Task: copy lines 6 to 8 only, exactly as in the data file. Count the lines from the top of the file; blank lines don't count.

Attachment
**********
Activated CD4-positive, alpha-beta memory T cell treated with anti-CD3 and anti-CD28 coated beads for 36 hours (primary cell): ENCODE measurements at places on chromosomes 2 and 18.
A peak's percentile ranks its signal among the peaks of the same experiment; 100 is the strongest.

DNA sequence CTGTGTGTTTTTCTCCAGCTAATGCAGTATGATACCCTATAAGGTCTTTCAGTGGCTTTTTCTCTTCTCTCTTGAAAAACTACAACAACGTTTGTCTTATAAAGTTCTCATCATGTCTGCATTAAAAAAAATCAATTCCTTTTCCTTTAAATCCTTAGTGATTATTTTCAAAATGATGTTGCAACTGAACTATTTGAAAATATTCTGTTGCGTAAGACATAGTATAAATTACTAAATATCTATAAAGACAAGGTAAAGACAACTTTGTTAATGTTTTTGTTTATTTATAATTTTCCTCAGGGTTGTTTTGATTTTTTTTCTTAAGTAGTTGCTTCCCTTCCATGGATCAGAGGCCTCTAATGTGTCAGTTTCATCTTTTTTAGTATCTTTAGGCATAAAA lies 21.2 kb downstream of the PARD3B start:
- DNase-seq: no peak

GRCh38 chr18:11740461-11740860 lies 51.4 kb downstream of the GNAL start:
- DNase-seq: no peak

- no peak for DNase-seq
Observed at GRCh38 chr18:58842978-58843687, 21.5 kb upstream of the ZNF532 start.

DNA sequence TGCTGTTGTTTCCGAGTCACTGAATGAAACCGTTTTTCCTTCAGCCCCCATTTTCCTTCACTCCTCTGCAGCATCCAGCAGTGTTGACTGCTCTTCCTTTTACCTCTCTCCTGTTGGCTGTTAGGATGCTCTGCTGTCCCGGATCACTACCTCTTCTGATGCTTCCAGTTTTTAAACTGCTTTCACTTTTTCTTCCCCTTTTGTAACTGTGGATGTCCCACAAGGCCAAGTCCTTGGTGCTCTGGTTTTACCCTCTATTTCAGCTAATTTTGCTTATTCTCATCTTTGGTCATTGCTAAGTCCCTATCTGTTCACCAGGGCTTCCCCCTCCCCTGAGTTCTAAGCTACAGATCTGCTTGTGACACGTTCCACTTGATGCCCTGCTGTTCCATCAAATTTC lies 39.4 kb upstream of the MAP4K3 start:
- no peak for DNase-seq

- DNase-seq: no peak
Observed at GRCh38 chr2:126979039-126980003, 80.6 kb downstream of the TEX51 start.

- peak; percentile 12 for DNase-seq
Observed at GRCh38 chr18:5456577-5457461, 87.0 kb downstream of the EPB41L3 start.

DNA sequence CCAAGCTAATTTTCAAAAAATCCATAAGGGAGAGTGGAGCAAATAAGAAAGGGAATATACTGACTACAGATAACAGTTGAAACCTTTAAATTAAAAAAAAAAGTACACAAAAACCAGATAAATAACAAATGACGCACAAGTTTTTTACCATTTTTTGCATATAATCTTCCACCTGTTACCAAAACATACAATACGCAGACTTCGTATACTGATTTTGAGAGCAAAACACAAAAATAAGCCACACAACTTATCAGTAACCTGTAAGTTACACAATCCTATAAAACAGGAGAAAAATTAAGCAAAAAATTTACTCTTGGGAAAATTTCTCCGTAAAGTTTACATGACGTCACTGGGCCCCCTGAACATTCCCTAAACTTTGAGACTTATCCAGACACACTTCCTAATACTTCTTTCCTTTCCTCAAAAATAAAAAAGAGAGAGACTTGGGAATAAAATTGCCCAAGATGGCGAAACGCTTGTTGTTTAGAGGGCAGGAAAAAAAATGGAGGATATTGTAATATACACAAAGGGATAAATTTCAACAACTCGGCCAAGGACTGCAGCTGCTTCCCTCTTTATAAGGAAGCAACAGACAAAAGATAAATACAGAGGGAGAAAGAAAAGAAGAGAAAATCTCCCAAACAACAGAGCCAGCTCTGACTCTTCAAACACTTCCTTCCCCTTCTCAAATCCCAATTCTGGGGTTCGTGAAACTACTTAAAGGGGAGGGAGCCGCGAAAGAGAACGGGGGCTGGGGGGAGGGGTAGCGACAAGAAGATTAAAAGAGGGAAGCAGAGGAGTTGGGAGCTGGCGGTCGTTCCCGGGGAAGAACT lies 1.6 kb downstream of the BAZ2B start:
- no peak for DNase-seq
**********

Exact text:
- DNase-seq: no peak

- no peak for DNase-seq
Observed at GRCh38 chr18:58842978-58843687, 21.5 kb upstream of the ZNF532 start.